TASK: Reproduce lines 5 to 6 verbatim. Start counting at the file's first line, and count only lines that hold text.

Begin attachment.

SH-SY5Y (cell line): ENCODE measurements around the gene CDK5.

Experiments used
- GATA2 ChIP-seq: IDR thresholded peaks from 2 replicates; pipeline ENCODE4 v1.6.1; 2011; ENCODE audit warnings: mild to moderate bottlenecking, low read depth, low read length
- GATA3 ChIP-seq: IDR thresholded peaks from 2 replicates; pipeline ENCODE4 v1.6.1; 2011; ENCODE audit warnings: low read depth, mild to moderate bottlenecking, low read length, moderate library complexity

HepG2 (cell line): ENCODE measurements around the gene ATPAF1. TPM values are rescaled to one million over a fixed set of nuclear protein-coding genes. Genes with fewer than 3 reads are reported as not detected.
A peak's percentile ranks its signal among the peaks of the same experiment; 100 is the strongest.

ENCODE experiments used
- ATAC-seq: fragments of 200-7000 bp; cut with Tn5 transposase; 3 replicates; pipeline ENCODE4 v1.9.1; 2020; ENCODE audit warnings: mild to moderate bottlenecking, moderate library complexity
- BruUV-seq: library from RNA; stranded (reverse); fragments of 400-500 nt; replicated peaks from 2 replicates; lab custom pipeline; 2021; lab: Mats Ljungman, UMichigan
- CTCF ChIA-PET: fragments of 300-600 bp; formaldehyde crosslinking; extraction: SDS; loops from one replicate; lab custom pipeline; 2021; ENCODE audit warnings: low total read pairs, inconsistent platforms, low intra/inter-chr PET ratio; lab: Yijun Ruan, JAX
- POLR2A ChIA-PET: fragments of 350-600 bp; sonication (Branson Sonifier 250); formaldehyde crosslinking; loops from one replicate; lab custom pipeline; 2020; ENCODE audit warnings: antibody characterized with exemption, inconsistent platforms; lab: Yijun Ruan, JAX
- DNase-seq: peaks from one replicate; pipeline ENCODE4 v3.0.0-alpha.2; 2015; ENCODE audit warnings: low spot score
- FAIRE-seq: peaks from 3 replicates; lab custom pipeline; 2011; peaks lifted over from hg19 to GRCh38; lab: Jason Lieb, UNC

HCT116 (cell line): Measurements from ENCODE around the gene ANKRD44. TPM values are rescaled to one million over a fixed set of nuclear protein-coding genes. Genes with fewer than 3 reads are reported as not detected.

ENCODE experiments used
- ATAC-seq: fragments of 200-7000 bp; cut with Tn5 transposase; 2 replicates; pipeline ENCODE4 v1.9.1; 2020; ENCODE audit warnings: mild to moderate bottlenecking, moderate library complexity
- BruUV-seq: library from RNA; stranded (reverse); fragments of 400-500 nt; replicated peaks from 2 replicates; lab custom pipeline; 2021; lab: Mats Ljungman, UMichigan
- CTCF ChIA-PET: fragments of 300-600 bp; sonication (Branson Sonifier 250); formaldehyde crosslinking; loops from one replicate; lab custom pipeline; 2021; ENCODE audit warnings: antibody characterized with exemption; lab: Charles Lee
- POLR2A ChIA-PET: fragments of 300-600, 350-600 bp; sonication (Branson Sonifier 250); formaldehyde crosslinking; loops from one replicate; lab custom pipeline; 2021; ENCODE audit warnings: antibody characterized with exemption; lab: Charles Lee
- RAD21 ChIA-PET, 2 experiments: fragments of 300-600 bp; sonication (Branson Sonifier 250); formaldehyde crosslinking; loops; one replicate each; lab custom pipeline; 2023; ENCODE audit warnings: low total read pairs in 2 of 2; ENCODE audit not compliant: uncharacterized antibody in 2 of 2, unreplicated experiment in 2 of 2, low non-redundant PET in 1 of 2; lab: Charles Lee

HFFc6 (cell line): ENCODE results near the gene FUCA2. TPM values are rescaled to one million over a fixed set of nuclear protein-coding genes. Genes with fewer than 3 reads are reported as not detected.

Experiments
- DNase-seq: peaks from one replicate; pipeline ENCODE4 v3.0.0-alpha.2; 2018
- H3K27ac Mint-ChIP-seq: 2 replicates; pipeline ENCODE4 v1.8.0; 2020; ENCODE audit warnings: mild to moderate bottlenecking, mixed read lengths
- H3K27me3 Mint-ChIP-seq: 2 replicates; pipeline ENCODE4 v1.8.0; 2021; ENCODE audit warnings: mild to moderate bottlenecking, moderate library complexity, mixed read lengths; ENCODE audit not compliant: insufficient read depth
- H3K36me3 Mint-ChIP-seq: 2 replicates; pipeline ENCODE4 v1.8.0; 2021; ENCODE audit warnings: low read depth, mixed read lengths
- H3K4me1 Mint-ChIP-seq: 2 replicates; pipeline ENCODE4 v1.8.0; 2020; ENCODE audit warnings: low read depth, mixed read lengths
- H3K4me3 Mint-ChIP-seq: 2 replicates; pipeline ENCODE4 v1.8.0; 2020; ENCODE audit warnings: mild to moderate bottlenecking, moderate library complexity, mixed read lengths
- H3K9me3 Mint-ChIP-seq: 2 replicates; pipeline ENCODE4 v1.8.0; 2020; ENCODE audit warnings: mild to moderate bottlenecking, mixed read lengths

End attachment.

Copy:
HepG2 (cell line): ENCODE measurements around the gene ATPAF1. TPM values are rescaled to one million over a fixed set of nuclear protein-coding genes. Genes with fewer than 3 reads are reported as not detected.
A peak's percentile ranks its signal among the peaks of the same experiment; 100 is the strongest.